Junkman Response to Neufeld Letter

February 23, 1998


Dr. Ellis J. Neufeld
Director, Clinical Hematology
Children's Hospital
300 Longwood Avenue, EN-307
Boston, MA 02115

Dear Dr. Neufeld:

I am responding to your letter dated February 10, 1998 to members of the TASSC Advisory Board.

You claimed that the Junk Science Home Page editorial titled "Secondhand Smoke and Asthma in Kids" is "incorrect" and "characterized by poor science and half-truths."

However, short of stating that asthma is exacerbated by respiratory infections and respiratory tract inflammation, which, in turn, are strongly associated with irritants like cigarette smoke and smoke from a wood stove, no facts and argument were offered to support your assertions about the editorial.

While smoke may indeed be a respiratory irritant for some, this was neither the thrust of the editorial nor the study in question [Gergen PJ et al, Pediatrics 1998;101(2):8].

The primary finding of the Gergen study was that "Among children 2 months to 2 years of age exposed to ETS, 40 percent to 60 percent of the cases of asthma...were attributable to ETS."—not whether ETS is a respiratory irritant.

But Gergen's study is incapable of establishing this attribution for the basic reason, as highlighted in the editorial, that many competing causes of asthma were not ruled out as being responsible for the observed association. Without ruling out confounding, the association cannot be established. And the lack of an association precludes attribution.

The Gergen study states in the in the introduction section—"Few studies have data on the many factors that contribute to respiratory health in the first 5 years of life (e.g., birth weight socioeconomic status, family history of atopy, day care attendance, and so forth, thus making it impossible to identify the independent contribution of ETS." But the Gergen study does not shed further light on children's respiratory health.

According to the Merck Manual of Diagnosis and Therapy (Sixteenth Edition), changes in temperature, atmospheric pressure, dust, fumes, food preservatives may cause or exacerbate asthma. The American Lung Association lists these factors: allergic reactions to pollens, feathers, molds, animals, some foods, and house dust; infections such as the common cold, influenza, and pneumonia; emotional stress and excitement; vigorous exercise; cold air; plastics, grains, metals, wood; air pollution, including cigarette smoke, ozone, sulfur dioxide, and auto exhaust; household products such as paints, cleaners and sprays; and medications such as aspirin.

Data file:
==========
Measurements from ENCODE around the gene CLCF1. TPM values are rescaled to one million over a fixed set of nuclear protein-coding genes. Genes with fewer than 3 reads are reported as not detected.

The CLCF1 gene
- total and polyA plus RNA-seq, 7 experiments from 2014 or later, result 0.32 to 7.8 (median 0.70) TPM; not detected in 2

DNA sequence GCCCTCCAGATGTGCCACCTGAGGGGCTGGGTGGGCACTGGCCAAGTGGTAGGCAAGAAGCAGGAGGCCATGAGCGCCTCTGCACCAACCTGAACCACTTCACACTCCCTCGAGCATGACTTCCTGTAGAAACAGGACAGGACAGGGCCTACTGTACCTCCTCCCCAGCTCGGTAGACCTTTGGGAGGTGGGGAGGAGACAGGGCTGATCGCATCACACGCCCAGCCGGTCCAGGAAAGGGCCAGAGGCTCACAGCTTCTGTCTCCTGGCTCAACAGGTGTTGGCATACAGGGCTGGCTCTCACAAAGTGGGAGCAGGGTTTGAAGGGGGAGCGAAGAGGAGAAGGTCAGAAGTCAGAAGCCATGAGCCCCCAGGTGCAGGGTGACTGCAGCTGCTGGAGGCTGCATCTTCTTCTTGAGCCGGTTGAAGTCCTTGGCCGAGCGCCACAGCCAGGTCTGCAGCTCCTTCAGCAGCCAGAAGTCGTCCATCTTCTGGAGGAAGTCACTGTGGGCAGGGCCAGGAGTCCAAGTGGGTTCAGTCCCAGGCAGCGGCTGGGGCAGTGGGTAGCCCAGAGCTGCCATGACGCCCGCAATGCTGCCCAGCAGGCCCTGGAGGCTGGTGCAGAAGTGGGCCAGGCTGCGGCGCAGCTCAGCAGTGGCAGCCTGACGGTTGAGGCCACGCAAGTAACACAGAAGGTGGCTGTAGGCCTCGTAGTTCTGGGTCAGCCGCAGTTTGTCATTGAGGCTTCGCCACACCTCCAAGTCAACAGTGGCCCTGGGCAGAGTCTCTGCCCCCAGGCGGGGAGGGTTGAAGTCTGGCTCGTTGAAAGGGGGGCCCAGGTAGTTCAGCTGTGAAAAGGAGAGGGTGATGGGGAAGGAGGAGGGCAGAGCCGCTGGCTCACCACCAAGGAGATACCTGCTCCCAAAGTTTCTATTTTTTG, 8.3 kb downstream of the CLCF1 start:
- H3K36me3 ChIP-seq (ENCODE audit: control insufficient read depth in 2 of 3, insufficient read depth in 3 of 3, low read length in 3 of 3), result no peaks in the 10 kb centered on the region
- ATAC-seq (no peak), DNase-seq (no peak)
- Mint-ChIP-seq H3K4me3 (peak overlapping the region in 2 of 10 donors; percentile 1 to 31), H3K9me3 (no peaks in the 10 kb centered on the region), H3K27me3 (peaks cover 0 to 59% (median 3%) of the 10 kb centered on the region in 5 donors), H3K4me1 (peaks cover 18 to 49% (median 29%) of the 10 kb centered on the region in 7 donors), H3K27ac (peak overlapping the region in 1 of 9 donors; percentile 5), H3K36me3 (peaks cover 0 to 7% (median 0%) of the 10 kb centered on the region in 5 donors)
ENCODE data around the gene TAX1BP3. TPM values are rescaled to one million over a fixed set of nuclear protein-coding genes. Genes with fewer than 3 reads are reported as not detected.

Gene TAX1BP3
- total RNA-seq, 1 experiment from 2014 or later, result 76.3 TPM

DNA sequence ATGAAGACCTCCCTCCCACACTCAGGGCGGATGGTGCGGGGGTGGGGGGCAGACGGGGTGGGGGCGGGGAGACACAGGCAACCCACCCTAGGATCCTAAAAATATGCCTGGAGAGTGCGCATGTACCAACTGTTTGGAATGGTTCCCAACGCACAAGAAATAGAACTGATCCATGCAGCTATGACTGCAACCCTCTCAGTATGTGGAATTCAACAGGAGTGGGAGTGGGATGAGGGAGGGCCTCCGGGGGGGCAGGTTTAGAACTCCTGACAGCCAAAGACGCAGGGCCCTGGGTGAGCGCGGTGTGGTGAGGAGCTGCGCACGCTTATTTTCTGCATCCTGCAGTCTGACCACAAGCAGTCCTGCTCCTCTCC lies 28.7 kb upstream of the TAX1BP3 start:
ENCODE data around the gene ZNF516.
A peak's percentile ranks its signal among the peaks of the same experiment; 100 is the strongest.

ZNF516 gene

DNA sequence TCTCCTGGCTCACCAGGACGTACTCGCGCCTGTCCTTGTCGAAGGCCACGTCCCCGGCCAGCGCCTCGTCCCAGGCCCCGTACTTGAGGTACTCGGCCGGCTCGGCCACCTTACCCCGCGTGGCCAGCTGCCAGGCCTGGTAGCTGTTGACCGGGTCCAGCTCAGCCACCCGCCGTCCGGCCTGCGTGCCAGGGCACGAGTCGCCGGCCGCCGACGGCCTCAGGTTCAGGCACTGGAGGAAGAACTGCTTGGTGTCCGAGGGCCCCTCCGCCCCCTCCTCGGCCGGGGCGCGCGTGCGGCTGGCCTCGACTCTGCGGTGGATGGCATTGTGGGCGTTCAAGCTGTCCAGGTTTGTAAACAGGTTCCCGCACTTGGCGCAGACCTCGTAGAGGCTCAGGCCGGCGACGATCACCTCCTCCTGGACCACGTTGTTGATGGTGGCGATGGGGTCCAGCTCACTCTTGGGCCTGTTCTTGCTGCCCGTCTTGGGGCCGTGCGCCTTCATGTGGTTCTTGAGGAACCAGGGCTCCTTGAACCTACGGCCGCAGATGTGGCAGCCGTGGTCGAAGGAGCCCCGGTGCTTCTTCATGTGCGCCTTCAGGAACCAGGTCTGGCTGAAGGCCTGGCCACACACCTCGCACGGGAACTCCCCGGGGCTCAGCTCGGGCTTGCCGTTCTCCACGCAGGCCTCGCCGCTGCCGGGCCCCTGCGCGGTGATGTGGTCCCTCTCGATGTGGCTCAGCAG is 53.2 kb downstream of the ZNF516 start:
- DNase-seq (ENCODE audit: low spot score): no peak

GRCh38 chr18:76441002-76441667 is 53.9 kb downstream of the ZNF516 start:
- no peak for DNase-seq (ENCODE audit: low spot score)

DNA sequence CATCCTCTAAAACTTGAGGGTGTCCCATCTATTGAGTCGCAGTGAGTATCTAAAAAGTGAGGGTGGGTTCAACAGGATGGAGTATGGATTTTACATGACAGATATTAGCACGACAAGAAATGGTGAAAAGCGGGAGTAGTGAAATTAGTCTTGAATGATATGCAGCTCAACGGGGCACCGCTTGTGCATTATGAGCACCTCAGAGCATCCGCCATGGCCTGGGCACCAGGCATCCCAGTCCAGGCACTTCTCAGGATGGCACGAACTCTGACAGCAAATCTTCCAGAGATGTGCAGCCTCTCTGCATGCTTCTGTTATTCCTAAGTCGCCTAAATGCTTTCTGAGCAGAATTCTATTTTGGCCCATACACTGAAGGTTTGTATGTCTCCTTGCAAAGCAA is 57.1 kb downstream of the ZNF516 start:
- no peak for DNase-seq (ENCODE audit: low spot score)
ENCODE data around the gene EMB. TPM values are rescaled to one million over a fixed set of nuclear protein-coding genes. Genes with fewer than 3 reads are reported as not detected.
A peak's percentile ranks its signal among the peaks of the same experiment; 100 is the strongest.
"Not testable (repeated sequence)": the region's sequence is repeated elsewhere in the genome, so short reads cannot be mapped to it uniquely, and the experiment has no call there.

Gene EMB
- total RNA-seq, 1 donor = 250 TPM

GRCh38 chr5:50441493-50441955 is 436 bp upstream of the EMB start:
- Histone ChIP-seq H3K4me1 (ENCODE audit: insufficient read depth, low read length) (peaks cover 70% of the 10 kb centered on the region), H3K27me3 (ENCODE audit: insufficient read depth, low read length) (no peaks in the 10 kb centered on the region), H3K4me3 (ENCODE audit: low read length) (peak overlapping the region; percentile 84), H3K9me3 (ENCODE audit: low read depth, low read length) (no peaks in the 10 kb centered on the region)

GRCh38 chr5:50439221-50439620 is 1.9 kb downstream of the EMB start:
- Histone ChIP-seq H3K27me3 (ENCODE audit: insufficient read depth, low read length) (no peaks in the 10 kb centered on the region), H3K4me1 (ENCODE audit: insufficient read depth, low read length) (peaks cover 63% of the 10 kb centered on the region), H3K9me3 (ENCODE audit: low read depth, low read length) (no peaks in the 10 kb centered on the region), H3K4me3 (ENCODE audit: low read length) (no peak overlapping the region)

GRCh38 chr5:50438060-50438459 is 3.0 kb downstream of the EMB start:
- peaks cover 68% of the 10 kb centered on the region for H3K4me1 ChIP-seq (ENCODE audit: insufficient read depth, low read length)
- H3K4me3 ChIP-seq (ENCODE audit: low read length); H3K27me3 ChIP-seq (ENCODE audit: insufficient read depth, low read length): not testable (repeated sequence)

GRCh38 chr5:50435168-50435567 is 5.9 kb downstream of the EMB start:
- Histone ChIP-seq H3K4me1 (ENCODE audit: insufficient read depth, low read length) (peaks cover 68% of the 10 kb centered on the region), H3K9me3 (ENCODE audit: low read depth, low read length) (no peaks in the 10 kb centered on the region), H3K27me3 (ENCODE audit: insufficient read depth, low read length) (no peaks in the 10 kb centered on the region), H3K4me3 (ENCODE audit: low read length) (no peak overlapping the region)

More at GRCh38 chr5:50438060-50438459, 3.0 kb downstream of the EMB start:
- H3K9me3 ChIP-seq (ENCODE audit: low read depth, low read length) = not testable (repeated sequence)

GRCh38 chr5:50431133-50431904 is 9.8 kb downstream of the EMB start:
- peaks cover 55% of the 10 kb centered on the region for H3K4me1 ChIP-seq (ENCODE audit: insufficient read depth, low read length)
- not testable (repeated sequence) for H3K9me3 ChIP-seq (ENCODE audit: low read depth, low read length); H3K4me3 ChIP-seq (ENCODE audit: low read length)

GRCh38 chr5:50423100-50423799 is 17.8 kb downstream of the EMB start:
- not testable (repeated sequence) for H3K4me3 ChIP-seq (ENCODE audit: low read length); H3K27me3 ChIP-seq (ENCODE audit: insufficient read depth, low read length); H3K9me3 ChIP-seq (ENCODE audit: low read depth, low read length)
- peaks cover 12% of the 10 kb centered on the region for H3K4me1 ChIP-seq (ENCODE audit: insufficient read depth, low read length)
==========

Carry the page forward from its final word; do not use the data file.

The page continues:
But the Gergen study did not consider any of these factors. Adjustments were only made for age, sex, race/ethnicity, birth weight, day care, family history of allergy, breast feeding, education level of head of household and household size.

How can the Gergen study presume to attribute asthma incidence to ETS when relevant confounding risk factors were not considered? After all, elimination of confounding is basic to epidemiologic study.

So this study constitutes classic "junk science." The Gergen study has significant limitations that are not clearly and candidly acknowledged by its authors. And its conclusion is an overstatement of the data presented.

To make matters worse, the media erroneously proclaimed in its coverage of this study that "About half the early childhood cases of asthma, chronic bronchitis and wheezing are attributable to exposure to secondhand cigarette smoke, researchers said yesterday." [Reuters (February 3, 1998)].

I am not aware that the authors (or you) have requested that this misstatement be corrected—and Reuters has a far larger readership than the Junk Science Home Page.

While you and I would agree that smoking is inappropriate in front of children, junk science is not necessary to make this point.

Finally, the editorial and these opinions are clearly my own and are stated as such on the Junk Science Home Page. If you have substantive criticisms about material on the Junk Science Home Page, please feel free to forward them to me directly. If you would like to write a rebuttal to my editorial (or anything else posted on the page), I would be pleased to post it.



Steven J. Milloy
Executive Director

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